Mapping and Valuing Ecosystem Services for Integrated Management

Published: 27 August 2015
Last edited: 28 March 2019
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Ecosystem services were mapped and valued in a participatory process that included designing spatially-explicit scenarios of future human uses throughout Belize's coastal zone. To understand the implications of different development scenarios, the team used InVEST models to map future value of coastal protection, recreation, and fisheries services. The resulting Plan can help the people of Belize plot a wiser course for managing the incredibly valuable resources their ocean and coast provide.


Scale of implementation
Coral reef
Freshwater ecosystems
Marine and coastal ecosystems
Wetland (swamp, marsh, peatland)
Coastal and marine spatial management
Ecosystem services
Lack of technical capacity
Lack of public and decision maker’s awareness
Poor monitoring and enforcement
Poor governance and participation
Sustainable development goals
SDG 8 – Decent work and economic growth
SDG 14 – Life below water
Aichi targets
Target 2: Biodiversity values integrated
Target 6: Sustainable management of aquatic living resources
Target 11: Protected areas
Target 14: Ecosystem services
Target 19: Sharing information and knowledge




  • Multiple, competing uses in coastal zone
  • Lack of integrated planning
  • Lack of spatial data and tools to create the country’s first national integrated coastal zone management plan


  • coastal land owners
  • fisherfolk
  • industrial and tourism sector
  • indigenous populations

How do the building blocks interact?

These three building blocks illustrate the science-policy process carried out in Belize. It includes an emphasis on iterative stakeholder engagement, advancing science to address policy needs, and capacity-building through six general steps: (1) scope the process, (2) collect and compile data, (3) develop scenarios, (4) analyze ecosystem services, (5) synthesize results, and (6) communicate knowledge.


  1. Advancing the management and conservation of coastal and marine environments, and explicitly accounting for nature’s benefits to people
  2. Blends stakeholder engagement with science models of ecosystem services and makes it available to policy makers
  3. Model results suggest higher return in ecosystem services than ad hoc development decisions


Mapmaking makes a difference in Belize Gregg Verutes, WWF GIS analyst: As an expert in GIS mapping, I expect my maps to work behind the scenes. The multilayered depictions I construct to illustrate the ways we use and value nature, usually inform scientists, practitioners and policy makers. They rarely feature prominently on televised efforts to secure sustainable national energy policy. But exactly that happened recently in Belize. A simple map I made at the urging of a tour guide helped defeat a proposal to intensify offshore oil drilling. Our team was in Belize for a training but Hurricane Rina forced us to cancel. I took advantage of the free time to visit the Mayan ruins. As we bounced along the winding road in a jeep, my guide Carlos inquired about my occupation. I explained that I translate data about the potential environmental impacts of natural resource use into visual representations of how nature benefits people. “Oh, so you make maps?” he asked. “Yes, basically.” His face took on an excitement I rarely see when discussing GIS. “You know what would be great? Make a map of the US Gulf oil spill and put it on top of Belize!” he said. “People are arguing about oil drilling around Belize. It would help to show what’s at stake if a similar disaster happened here.” It was one of those light bulb moments. As a mapmaker I have a pretty good sense of the relative size of various countries and bodies of water, but the map I created surprised even me. I knew that the oil spill would look large compared to Belize, but I was taken aback to see how thoroughly the black splotch covered its coastline. The map showed how an oil spill of this magnitude off the coast of Belize would devastate the country. Almost half of Belizeans draw their livelihoods from the coast, whether from fishing, tourism or other ocean-oriented occupations. I sent the map to an organization called Healthy Reefs for Healthy people Initiative, which started incorporating the image into signs and television ads that urged people to vote “no” in the upcoming People’s Referendum. In the end over 90 percent of Belizeans voted against oil exploration and drilling offshore. The map was made with advanced technology, but needed no explanation. The arresting image showed starkly how valuable nature is to the health and well-being of the people. And those people took action to protect the ecosystem they depend on. What more could a humble mapmaker ask for?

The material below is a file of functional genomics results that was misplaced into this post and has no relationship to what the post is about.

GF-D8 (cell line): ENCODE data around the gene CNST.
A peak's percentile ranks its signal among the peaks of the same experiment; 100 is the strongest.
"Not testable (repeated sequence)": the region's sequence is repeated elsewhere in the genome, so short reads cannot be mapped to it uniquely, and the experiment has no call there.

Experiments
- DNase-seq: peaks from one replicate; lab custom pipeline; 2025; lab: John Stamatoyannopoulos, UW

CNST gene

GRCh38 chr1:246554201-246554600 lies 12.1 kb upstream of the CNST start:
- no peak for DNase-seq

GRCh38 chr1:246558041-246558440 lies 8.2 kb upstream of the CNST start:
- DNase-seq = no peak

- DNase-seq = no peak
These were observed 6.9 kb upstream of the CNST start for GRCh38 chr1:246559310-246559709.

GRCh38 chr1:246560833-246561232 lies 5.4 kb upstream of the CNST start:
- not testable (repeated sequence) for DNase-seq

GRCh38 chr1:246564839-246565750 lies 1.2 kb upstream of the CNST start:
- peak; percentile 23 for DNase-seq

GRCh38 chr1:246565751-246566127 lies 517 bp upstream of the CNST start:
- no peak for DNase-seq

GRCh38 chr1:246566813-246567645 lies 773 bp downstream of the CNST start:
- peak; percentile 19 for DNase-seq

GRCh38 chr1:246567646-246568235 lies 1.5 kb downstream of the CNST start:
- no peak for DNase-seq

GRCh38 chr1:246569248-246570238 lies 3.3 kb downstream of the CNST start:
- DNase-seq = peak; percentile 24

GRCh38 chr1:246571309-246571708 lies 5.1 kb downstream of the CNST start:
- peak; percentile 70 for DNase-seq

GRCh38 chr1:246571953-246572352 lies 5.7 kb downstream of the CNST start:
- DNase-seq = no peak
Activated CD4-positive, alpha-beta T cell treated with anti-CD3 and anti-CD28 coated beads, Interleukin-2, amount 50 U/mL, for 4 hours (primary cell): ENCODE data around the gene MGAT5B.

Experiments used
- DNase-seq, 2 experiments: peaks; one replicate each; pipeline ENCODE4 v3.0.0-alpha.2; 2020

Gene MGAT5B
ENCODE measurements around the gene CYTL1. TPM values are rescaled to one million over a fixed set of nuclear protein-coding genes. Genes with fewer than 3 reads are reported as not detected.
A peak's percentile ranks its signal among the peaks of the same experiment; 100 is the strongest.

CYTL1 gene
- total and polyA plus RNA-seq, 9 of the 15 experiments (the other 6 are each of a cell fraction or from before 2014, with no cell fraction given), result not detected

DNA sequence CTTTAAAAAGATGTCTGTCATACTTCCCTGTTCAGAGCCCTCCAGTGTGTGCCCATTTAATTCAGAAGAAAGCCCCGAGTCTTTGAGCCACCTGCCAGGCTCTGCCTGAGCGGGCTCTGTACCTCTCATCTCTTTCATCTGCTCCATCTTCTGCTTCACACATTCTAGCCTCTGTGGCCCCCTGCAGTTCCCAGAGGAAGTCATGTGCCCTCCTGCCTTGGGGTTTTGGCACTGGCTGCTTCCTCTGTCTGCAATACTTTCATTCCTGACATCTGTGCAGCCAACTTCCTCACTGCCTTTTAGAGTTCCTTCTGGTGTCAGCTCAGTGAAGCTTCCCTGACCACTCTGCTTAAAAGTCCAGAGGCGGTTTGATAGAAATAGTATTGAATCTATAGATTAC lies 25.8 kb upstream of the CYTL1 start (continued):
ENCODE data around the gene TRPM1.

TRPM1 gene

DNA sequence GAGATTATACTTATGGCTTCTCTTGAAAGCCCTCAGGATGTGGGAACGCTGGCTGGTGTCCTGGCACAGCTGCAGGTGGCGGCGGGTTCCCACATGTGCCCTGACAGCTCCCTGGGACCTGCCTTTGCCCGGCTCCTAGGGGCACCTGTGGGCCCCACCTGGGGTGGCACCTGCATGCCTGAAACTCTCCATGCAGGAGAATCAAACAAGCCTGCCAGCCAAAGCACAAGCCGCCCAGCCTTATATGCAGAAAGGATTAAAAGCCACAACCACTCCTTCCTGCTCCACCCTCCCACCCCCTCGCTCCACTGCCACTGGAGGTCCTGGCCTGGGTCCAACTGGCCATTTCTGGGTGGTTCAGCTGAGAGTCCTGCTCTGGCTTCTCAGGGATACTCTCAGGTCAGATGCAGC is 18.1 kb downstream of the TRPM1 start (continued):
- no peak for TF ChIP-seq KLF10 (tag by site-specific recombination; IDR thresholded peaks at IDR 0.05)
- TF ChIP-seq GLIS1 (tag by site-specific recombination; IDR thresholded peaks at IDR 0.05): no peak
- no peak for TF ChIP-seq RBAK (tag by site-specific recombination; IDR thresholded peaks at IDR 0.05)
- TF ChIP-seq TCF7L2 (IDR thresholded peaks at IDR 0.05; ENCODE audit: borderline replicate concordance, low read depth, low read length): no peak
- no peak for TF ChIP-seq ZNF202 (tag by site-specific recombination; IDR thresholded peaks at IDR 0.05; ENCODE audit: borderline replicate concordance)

Contributed by

Gregg Verutes Belize Coastal Zone Management Authority and Institute (CZMAI)

Other contributors

Natural Capital Project / Stanford University